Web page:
After reading Elyssa Durant’s anti-standardized testing harangue in the Nashville City Paper (“Equity in Education,” Aug. 21), I was not at all surprised to learn that the author is a product of a graduate-level education program. Schools of education have long taught future teachers – and other members of the education establishment – to blame everyone but themselves for children not being able to read, write, and do simple math.

The assertion that the ACT and SAT are racially biased is pure poppycock. A student’s score on the ACT or SAT is an excellent measure of his or her ability to do college-level math, science, and writing. If a student cannot solve a simple algebraic equation, or if the same student has but a rudimentary grasp of the rules of grammar, the test that points out the student’s shortcoming should not be impugned. Instead, the parents, teachers, and educrats who allow students to march toward graduation without receiving a proper education are the ones who deserve derision.

Furthermore, Durant’s contention that standardized tests “do not accurately predict academic performance at the college level” is in desperate need of qualification. Some 40 percent of college freshmen require remedial courses in reading, writing or mathematics. These courses, according to Harvard education professor Bridget Terry Long, “are intended to address academic deficiencies and to prepare students for subsequent college success.” Thus, high school students who a generation ago would have been forced into the workforce are given a fifth year to complete their high school coursework. And let’s be clear: remedial classes may be, well, remedial classes; but students enrolled in such classes are expected to learn the material or face the consequences, i.e., a quick and inglorious end to their college experience. For many – nay, most – remedial students, it is the first time in their academic careers that they are forced to learn.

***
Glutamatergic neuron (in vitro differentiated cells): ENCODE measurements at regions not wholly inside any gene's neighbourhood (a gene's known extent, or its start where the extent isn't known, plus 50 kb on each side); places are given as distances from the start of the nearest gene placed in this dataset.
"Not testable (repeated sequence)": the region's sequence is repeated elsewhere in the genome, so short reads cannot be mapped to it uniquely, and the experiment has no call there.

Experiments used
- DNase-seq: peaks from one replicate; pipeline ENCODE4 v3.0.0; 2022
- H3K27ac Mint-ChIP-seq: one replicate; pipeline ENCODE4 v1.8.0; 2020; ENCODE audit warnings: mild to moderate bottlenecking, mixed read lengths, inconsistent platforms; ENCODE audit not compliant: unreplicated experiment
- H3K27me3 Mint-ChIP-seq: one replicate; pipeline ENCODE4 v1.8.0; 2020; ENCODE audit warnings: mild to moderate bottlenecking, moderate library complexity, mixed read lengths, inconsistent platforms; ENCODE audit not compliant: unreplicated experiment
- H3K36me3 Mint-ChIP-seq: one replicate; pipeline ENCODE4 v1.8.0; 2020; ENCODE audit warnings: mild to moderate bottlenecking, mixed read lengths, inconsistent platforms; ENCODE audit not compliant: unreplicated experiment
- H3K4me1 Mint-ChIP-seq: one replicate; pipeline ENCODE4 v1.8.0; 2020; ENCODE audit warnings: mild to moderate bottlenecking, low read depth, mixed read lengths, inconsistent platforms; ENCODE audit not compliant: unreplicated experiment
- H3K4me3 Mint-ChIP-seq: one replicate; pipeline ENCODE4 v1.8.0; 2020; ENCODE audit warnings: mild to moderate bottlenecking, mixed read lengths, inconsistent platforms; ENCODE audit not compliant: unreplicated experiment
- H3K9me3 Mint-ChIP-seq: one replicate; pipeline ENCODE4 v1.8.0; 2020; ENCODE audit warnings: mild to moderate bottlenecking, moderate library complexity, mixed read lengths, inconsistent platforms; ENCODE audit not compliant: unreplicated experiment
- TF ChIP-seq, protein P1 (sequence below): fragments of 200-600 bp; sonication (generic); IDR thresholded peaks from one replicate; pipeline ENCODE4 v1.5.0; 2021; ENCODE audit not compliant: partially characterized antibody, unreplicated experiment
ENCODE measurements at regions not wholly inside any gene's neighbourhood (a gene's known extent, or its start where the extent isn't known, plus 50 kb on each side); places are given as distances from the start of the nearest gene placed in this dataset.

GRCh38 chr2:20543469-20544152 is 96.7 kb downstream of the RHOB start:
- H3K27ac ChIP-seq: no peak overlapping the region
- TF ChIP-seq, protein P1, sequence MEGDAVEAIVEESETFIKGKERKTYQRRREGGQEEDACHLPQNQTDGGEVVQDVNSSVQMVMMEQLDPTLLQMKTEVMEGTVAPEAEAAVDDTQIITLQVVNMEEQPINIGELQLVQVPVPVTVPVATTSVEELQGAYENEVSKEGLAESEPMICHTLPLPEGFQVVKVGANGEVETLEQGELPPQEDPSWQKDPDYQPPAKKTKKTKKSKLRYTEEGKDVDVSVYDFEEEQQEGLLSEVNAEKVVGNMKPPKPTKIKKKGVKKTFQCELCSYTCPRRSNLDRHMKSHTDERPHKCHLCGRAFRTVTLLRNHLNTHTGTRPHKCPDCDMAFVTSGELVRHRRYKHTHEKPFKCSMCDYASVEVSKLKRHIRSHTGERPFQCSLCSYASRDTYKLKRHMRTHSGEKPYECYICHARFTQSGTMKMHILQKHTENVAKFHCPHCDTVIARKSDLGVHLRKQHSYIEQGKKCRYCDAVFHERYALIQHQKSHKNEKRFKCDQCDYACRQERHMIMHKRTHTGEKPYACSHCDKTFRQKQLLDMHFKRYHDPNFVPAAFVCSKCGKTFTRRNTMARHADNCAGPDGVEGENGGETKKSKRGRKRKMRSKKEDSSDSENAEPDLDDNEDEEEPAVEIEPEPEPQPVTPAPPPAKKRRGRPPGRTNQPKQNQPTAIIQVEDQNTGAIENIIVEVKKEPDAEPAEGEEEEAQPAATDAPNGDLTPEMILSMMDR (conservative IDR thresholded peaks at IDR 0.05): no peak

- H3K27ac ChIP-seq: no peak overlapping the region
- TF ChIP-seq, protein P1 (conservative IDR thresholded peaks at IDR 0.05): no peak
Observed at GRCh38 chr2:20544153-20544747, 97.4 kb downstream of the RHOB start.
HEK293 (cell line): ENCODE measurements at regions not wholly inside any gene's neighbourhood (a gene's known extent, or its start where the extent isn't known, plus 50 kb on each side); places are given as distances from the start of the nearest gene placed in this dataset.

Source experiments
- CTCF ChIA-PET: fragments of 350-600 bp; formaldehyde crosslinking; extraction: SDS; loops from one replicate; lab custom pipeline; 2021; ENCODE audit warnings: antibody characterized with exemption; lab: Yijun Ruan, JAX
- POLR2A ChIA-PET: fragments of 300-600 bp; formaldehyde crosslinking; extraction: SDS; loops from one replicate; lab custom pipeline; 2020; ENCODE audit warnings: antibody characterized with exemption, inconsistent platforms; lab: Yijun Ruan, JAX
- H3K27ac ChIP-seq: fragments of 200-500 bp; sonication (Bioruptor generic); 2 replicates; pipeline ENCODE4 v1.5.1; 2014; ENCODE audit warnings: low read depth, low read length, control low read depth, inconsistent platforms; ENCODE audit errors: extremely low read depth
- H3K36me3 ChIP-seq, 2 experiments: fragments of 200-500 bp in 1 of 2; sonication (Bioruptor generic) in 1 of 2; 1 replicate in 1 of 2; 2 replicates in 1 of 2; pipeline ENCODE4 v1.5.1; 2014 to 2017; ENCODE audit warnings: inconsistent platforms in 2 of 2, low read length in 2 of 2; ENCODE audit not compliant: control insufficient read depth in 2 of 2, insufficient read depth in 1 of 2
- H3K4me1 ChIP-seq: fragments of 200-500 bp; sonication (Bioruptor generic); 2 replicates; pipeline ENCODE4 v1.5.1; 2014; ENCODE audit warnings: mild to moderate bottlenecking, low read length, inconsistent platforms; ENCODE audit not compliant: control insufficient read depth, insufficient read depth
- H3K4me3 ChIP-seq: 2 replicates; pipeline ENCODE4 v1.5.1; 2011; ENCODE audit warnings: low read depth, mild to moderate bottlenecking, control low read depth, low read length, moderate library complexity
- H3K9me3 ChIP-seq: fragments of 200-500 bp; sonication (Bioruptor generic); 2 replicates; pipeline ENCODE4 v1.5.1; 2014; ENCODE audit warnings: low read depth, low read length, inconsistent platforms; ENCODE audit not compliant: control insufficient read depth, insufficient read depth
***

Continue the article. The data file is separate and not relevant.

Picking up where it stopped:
# posted by Joltin’ Django @ Wednesday, August 23, 2006

Urban Education: Planting Seeds of Trauma by Elyssa Durant, Ed.M.

Urban Education: Planting Seeds of Trauma

NY Times: Multicultural Critical Theory. At B-School

Is Equal Opportunity Just a Myth?

America claims to be dedicated to equal opportunity, yet equality is not sufficient in urban communities. These kids need more. We need to think about equity, not equality. It is not enough to hide them away. These are visions we should never forget.

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I remember thinking back to my days living in Manhattan, coincidentally around the same time Jonathan Kozol conducted his interviews in the South Bronx regarding the social inequalities that contribute to declining (or extinction) of the middle class in America. 

I lived in what is often thought of as “Liberal West Side,” as Harlem was undergoing rapid transformation and gentrification when Mayor Rudolph Giuliani took office.

Once Clinton moved his office to onto West 125th Street, the heart of Harlem. I can now say with near certainty, that the process is complete as America continues to push out the poor through gentrification, homelessness, and institutionalization.

I remember thinking back to my days living in Manhattan, coincidentally around the same time Kozol conducted his interviews in the South Bronx when writing  I lived in what Kozol refers to as Manhattan’s “Liberal West Side,” an area that was undergoing rapid transformation and gentrification at the time Mayor Rudolph Giuliani took office.

In Amazing Grace: The lives of children and the conscience of a nation, Jonathan Kozol paints a vivid picture of the conditions in the poorest sections of New York City. During the early to mid 1990’s, Kozol made several visits to Mott Haven in the South Bronx. As he describes in Amazing Grace, the South Bronx is one of the most severely segregated and poorest Congressional Districts in the United States.